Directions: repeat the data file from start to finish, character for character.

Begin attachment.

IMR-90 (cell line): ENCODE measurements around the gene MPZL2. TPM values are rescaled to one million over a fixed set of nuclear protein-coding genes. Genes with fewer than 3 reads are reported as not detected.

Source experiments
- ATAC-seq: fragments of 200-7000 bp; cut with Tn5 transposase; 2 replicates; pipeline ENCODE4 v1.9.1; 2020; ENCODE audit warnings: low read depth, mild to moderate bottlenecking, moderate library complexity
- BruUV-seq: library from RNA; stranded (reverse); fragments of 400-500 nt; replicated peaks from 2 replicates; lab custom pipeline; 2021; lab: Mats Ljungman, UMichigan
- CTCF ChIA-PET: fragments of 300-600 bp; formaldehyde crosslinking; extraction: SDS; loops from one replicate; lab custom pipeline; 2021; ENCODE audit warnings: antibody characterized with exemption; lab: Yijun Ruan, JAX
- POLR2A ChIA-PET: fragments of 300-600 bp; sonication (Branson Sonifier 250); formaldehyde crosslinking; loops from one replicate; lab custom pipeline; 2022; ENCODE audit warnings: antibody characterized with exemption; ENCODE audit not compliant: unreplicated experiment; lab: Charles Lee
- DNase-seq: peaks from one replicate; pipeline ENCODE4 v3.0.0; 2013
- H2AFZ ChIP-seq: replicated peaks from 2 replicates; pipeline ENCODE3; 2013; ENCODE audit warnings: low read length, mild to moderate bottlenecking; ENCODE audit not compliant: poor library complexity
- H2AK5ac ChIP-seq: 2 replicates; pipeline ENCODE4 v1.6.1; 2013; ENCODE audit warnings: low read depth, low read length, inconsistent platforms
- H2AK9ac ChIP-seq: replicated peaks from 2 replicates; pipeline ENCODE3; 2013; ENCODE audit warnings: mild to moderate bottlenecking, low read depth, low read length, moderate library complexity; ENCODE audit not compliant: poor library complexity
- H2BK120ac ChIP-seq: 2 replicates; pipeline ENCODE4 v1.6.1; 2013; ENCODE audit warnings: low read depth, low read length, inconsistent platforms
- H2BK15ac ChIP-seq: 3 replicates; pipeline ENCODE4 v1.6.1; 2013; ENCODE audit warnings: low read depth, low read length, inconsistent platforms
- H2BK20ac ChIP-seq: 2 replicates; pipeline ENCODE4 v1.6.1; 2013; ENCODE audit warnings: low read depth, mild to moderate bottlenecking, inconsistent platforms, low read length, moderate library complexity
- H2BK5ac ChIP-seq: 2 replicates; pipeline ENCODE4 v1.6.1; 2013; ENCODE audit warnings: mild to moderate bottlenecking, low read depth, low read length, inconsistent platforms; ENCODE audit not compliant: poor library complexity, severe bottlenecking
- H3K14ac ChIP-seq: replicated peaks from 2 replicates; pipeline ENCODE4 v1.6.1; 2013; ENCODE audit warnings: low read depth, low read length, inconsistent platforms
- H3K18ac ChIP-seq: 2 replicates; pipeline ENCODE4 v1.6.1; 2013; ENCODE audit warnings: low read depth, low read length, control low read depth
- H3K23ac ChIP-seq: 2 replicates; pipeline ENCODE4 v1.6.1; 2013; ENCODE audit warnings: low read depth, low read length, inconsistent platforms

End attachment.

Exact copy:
IMR-90 (cell line): ENCODE measurements around the gene MPZL2. TPM values are rescaled to one million over a fixed set of nuclear protein-coding genes. Genes with fewer than 3 reads are reported as not detected.

Source experiments
- ATAC-seq: fragments of 200-7000 bp; cut with Tn5 transposase; 2 replicates; pipeline ENCODE4 v1.9.1; 2020; ENCODE audit warnings: low read depth, mild to moderate bottlenecking, moderate library complexity
- BruUV-seq: library from RNA; stranded (reverse); fragments of 400-500 nt; replicated peaks from 2 replicates; lab custom pipeline; 2021; lab: Mats Ljungman, UMichigan
- CTCF ChIA-PET: fragments of 300-600 bp; formaldehyde crosslinking; extraction: SDS; loops from one replicate; lab custom pipeline; 2021; ENCODE audit warnings: antibody characterized with exemption; lab: Yijun Ruan, JAX
- POLR2A ChIA-PET: fragments of 300-600 bp; sonication (Branson Sonifier 250); formaldehyde crosslinking; loops from one replicate; lab custom pipeline; 2022; ENCODE audit warnings: antibody characterized with exemption; ENCODE audit not compliant: unreplicated experiment; lab: Charles Lee
- DNase-seq: peaks from one replicate; pipeline ENCODE4 v3.0.0; 2013
- H2AFZ ChIP-seq: replicated peaks from 2 replicates; pipeline ENCODE3; 2013; ENCODE audit warnings: low read length, mild to moderate bottlenecking; ENCODE audit not compliant: poor library complexity
- H2AK5ac ChIP-seq: 2 replicates; pipeline ENCODE4 v1.6.1; 2013; ENCODE audit warnings: low read depth, low read length, inconsistent platforms
- H2AK9ac ChIP-seq: replicated peaks from 2 replicates; pipeline ENCODE3; 2013; ENCODE audit warnings: mild to moderate bottlenecking, low read depth, low read length, moderate library complexity; ENCODE audit not compliant: poor library complexity
- H2BK120ac ChIP-seq: 2 replicates; pipeline ENCODE4 v1.6.1; 2013; ENCODE audit warnings: low read depth, low read length, inconsistent platforms
- H2BK15ac ChIP-seq: 3 replicates; pipeline ENCODE4 v1.6.1; 2013; ENCODE audit warnings: low read depth, low read length, inconsistent platforms
- H2BK20ac ChIP-seq: 2 replicates; pipeline ENCODE4 v1.6.1; 2013; ENCODE audit warnings: low read depth, mild to moderate bottlenecking, inconsistent platforms, low read length, moderate library complexity
- H2BK5ac ChIP-seq: 2 replicates; pipeline ENCODE4 v1.6.1; 2013; ENCODE audit warnings: mild to moderate bottlenecking, low read depth, low read length, inconsistent platforms; ENCODE audit not compliant: poor library complexity, severe bottlenecking
- H3K14ac ChIP-seq: replicated peaks from 2 replicates; pipeline ENCODE4 v1.6.1; 2013; ENCODE audit warnings: low read depth, low read length, inconsistent platforms
- H3K18ac ChIP-seq: 2 replicates; pipeline ENCODE4 v1.6.1; 2013; ENCODE audit warnings: low read depth, low read length, control low read depth
- H3K23ac ChIP-seq: 2 replicates; pipeline ENCODE4 v1.6.1; 2013; ENCODE audit warnings: low read depth, low read length, inconsistent platforms